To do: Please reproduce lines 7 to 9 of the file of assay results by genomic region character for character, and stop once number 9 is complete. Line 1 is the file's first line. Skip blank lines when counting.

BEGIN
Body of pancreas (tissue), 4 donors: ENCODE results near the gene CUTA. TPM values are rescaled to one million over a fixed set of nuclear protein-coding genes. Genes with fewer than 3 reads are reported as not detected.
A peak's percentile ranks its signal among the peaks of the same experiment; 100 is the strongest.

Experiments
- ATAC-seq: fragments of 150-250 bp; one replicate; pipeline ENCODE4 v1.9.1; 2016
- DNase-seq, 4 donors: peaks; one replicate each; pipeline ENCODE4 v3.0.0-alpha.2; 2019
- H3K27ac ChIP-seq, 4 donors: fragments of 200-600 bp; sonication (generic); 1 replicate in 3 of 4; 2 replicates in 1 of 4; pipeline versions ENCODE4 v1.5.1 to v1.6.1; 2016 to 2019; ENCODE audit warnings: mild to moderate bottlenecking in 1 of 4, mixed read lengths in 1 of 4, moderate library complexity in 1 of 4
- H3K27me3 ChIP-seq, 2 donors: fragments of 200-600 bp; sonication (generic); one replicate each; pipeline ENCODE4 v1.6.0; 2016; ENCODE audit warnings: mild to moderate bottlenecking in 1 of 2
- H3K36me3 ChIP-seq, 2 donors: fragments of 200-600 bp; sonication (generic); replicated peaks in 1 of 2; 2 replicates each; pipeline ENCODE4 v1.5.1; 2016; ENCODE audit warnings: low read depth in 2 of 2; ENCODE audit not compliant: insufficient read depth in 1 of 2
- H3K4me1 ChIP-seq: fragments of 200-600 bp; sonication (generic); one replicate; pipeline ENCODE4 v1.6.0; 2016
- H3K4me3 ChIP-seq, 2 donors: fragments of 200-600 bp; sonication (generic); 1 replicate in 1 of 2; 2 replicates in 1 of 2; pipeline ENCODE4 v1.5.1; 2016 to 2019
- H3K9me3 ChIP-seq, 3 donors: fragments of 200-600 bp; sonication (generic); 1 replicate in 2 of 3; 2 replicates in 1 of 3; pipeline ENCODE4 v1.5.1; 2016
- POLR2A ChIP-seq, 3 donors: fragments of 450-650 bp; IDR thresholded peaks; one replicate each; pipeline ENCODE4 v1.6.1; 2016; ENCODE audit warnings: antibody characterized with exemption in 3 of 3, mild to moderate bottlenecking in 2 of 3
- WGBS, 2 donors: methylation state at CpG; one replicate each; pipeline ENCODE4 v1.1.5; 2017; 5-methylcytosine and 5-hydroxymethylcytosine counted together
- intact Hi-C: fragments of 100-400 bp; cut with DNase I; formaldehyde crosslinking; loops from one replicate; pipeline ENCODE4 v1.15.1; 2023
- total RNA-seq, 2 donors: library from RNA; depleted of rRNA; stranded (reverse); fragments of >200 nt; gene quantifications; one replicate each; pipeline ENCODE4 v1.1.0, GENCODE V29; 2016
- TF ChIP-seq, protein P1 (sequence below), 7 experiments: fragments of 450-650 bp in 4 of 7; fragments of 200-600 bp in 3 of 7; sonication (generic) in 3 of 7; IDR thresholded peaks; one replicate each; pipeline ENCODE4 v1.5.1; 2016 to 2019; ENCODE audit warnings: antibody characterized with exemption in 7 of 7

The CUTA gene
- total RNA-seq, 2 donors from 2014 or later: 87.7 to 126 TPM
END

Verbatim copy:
- H3K27me3 ChIP-seq, 2 donors: fragments of 200-600 bp; sonication (generic); one replicate each; pipeline ENCODE4 v1.6.0; 2016; ENCODE audit warnings: mild to moderate bottlenecking in 1 of 2
- H3K36me3 ChIP-seq, 2 donors: fragments of 200-600 bp; sonication (generic); replicated peaks in 1 of 2; 2 replicates each; pipeline ENCODE4 v1.5.1; 2016; ENCODE audit warnings: low read depth in 2 of 2; ENCODE audit not compliant: insufficient read depth in 1 of 2
- H3K4me1 ChIP-seq: fragments of 200-600 bp; sonication (generic); one replicate; pipeline ENCODE4 v1.6.0; 2016